Atir S. & Ferguson, M. J. (in press). How Gender Determines the Way We Speak About Professionals. Proceedings of the National Academy of Sciences, USA.

Abstract forthcoming.

Swallow, K. M., & Atir, S. (in press). The Role of Value in the Attentional Boost Effect. Quarterly Journal of Experimental Psychology.

Focusing attention on one item typically interferes with the ability to process other information. Yet, target detection can both facilitate memory for items paired with the target (the attentional boost effect) and increase the perceived value of those items (cued approach). Because long-term memory is better for valuable items than for neutral items, we asked whether the attentional boost effect is due to changes in the perceived value of items that are paired with targets. In three experiments participants memorised a series of briefly presented images that depicted valuable (e.g., food) or neutral (e.g., toys) items. Whenever an item appeared, a square flashed in its center. Participants pressed a button if the square was a target color but not if it was a distractor color. Consistent with previous research, target-paired items were remembered better than distractor-paired items and were rated as more valuable. Importantly, if memory for target-paired items is enhanced because they increased in perceived value, then valuable items should have been better remembered than neutral items. However, we found no evidence that value enhanced memory for the items in this task. Thus, it is unlikely that the attentional boost effect is due to changes in perceived value.

Atir S., Rosenzweig, E., & Dunning D. A. (2015). When Knowledge Knows No Bounds: Self-Perceived Expertise Predicts Claiming of Impossible Knowledge. Psychological Science, 26, 1295-1303.

People overestimate their own knowledge, erring at times by claiming knowledge of concepts, events, and people that do not exist and cannot be known, a phenomenon called overclaiming. Why and when do people claim such impossible knowledge? We proposed that people overclaim to the extent they perceive their expertise as high rather than low. Supporting this hypothesis, in Study 1, self-perceived knowledge in personal finance positively predicted claiming knowledge of nonexistent financial concepts. Study 2 demonstrated that self-perceived knowledge within specific domains (e.g., biology) was associated specifically with overclaiming within those domains. In Study 3, warning participants that some concepts did not exist did not reduce the relationship between self-perceived knowledge and overclaiming, suggesting that the relationship is not driven by self-presentational concerns. Finally, in Study 4, boosting self-perceived expertise in geography prompted assertions of familiarity with nonexistent places, supporting a causal role for self-perceived expertise in claiming impossible knowledge.

In Prep

Atir S., Rosenzweig, E., & Dunning D. A. (in preparation). The Role of Perceived Versus Genuine Expertise in Claiming Knowledge One Cannot Possibly Have

When do we confuse what we do and don’t know? Recent work suggests that self-perceived knowledge leads people to overclaim, i.e., to mistakenly assert knowledge of nonexistent terms that were invented for the study (Atir, Rosenzweig, & Dunning, 2015). However, self-perceived knowledge can diverge sharply from genuine knowledge. Does genuine expertise make it easier or harder to assess one’s knowledge? One prediction is that genuinely knowledgeable people will be more prone to overclaiming because they have more true information on which to draw in trying to construct meaning for nonexistent terms. Alternatively, genuine knowledge may aid in the instinctive detection of ignorance. In 6 studies, we find support for the latter. Holding constant self-perceived knowledge, participants who knew more about personal finance and science were less likely to overclaim knowledge of invented terms within those domains (Studies 1a-b). Students’ course grades negatively predicted overclaiming knowledge of invented course terms (Study 2). Doctors and medical students overclaimed less medical knowledge than did undergraduate premeds (Study 3).  The effect is not explained by experts experiencing a sharper contrast between real items and foils (Study 4), or by the generation of fewer associations with the foils (Study 5). Finally, a difference in thinking processes partly mediates the impact of genuine expertise on overclaiming: those with greater expertise experience a more automatic (vs. deliberative) thinking process when judging their knowledge of specific concepts, which in turn predicts better differentiation between real and false knowledge (Study 6).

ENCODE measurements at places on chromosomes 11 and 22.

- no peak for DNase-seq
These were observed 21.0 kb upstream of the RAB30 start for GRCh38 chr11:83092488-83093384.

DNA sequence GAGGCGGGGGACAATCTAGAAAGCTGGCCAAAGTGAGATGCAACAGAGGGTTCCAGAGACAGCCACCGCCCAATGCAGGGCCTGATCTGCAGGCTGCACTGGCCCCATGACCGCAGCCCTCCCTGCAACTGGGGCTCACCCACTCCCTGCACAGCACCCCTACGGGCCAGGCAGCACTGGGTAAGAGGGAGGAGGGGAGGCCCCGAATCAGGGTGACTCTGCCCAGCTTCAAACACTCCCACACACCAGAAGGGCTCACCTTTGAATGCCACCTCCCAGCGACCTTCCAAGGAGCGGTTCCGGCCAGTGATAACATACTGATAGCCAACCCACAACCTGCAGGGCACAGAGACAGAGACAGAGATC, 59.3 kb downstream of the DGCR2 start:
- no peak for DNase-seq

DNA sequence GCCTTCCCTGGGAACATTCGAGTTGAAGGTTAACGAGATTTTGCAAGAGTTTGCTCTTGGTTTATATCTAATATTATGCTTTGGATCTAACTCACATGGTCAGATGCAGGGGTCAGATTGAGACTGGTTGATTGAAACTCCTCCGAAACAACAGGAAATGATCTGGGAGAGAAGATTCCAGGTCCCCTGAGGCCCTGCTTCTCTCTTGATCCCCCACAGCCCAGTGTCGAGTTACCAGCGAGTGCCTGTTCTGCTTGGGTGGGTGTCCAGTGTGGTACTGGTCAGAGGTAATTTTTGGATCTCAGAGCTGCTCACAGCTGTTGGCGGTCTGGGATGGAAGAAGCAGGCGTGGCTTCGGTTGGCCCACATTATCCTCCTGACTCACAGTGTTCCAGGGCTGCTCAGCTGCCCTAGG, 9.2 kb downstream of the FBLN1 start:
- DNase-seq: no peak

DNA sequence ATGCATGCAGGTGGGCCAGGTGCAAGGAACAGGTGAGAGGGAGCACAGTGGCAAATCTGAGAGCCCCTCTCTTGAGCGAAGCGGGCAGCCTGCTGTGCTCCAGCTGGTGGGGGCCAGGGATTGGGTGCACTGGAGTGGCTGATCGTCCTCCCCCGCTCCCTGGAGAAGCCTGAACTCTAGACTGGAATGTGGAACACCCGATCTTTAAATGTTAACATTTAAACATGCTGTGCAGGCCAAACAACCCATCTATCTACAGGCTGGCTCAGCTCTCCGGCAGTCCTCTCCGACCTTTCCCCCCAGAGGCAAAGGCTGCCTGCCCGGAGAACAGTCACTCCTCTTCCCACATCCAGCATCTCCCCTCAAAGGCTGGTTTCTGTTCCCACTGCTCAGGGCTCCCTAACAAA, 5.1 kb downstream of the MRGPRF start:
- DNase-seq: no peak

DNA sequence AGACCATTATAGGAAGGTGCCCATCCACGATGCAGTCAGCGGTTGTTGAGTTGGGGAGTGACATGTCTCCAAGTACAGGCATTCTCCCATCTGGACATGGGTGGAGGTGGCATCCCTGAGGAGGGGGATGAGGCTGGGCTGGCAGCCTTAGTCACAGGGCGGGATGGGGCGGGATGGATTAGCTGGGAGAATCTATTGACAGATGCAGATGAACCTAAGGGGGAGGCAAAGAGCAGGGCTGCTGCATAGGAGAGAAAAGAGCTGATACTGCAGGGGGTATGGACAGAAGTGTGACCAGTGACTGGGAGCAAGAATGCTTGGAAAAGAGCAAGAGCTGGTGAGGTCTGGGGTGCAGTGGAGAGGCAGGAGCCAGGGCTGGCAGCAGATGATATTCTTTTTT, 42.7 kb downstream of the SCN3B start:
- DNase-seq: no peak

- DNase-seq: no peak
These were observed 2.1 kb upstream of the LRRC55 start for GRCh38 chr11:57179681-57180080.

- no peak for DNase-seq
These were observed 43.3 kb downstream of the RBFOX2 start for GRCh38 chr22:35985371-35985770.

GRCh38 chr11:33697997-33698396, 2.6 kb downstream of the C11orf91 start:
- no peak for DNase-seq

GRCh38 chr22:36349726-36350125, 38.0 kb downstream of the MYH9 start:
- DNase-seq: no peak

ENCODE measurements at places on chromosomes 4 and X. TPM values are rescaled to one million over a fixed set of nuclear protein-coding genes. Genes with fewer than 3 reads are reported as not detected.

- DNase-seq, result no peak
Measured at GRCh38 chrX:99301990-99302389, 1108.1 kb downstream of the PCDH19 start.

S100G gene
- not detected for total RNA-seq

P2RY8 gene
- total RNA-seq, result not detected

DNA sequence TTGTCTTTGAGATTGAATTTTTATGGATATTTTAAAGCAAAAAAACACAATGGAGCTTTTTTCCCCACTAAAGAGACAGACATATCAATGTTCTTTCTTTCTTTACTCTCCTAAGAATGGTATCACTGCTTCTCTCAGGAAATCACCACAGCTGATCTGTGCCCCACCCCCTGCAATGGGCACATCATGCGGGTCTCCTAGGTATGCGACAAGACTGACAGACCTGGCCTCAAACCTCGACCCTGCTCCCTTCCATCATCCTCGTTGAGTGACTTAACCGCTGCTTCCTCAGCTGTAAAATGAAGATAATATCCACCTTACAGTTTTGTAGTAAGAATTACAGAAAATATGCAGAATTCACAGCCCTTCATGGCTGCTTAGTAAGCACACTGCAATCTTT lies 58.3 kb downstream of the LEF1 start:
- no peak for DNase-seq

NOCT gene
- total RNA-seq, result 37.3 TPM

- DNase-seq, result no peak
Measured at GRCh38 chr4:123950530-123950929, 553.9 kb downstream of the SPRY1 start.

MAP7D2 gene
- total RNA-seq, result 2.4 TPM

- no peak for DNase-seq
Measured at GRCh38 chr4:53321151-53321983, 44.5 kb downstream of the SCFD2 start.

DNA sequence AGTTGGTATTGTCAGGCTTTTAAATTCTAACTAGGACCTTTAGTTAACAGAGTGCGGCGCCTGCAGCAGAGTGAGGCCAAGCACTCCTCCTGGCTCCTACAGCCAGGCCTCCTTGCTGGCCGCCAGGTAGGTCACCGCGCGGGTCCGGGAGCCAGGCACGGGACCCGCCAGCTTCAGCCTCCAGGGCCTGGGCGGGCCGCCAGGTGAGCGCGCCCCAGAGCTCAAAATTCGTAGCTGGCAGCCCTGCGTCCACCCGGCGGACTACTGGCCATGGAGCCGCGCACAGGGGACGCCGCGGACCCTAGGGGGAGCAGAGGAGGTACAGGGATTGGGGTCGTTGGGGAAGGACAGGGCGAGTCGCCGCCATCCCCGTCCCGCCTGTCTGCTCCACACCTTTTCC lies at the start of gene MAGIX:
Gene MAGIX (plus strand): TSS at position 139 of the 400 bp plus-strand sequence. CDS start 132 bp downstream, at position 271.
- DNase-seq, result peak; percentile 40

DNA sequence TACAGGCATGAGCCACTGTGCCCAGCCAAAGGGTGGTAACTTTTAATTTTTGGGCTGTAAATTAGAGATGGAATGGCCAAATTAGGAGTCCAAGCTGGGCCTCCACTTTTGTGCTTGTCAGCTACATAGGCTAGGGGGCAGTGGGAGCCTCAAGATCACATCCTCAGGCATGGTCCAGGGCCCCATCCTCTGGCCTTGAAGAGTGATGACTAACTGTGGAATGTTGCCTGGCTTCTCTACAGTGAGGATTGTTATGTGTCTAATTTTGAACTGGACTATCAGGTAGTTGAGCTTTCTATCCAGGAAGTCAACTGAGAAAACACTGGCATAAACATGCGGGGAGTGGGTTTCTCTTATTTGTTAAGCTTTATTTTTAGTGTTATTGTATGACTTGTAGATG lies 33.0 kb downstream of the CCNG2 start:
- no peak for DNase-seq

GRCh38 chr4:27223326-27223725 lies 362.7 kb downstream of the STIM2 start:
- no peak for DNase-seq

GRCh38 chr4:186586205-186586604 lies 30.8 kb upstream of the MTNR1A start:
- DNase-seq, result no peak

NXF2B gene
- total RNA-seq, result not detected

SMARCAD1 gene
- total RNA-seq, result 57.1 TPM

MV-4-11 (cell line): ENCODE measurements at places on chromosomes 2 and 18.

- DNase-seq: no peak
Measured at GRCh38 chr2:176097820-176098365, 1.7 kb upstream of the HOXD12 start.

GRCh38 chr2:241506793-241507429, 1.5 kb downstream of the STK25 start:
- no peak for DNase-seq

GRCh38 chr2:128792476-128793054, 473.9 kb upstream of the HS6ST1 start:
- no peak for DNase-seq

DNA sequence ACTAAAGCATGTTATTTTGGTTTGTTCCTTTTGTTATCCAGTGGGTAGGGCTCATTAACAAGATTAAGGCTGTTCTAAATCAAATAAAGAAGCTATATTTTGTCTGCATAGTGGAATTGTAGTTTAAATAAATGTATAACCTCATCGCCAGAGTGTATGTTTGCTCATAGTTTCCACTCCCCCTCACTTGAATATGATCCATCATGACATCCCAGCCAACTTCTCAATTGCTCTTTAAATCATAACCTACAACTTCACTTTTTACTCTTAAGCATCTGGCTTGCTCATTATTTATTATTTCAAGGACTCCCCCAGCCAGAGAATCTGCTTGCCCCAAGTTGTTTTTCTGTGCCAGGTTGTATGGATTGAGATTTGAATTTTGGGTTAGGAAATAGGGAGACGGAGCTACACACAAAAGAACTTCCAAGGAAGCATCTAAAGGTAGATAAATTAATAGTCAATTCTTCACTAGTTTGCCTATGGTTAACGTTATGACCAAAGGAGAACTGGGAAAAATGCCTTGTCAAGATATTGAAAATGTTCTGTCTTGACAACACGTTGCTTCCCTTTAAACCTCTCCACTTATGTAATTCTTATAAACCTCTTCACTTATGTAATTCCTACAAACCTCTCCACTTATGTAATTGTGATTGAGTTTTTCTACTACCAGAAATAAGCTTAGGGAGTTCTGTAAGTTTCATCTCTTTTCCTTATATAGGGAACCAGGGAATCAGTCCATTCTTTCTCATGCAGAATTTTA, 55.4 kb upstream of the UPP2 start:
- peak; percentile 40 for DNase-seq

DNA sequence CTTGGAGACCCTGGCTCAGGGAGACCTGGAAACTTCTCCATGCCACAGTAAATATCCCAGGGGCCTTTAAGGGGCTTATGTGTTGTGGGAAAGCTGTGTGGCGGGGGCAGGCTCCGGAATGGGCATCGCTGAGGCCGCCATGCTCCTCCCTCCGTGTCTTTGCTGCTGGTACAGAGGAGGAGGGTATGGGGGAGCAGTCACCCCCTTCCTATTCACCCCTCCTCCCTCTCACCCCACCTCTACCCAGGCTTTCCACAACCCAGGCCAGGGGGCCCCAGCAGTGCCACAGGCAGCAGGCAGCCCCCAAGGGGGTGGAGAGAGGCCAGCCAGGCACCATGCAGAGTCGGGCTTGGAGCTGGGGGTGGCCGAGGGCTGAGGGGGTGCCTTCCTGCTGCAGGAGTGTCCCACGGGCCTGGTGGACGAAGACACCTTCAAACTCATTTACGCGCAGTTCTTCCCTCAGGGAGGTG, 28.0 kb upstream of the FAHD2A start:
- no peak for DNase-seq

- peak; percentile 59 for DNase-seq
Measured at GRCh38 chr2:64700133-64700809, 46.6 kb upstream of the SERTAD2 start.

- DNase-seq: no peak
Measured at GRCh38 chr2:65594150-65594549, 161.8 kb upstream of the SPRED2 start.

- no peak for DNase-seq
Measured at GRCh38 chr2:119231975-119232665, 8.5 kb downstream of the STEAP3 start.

Rosenzweig, E, Atir S., & Dunning D. A. (in preparation). The Influence of Context on Overclaiming: When and Why Do People Claim to Know The Unknowable?

True knowledge requires not only identifying what one knows but also what one does not. Yet research has demonstrated that people often fail at this latter task, claiming knowledge of people, places, and concepts they cannot possibly know because those things do not exist, a phenomenon called overclaiming. Although overclaiming has heretofore been studied as an individual difference variable, we provide evidence that overclaiming is contextually dependent. Specifically, we present four studies designed to answer whether surrounding bogus concepts with familiar ones, relative to those more unfamiliar, prompts more overclaiming (assimilation) or less (contrast). We find evidence for a robust assimilation effect, such that people claim more knowledge of nonexistent concepts in a familiar than an unfamiliar context, and shed light on one inferential process that underlies it. We close by discussing how our work both connects to research on memory, self-knowledge, and attitudes, while opening new avenues for exploration in these areas.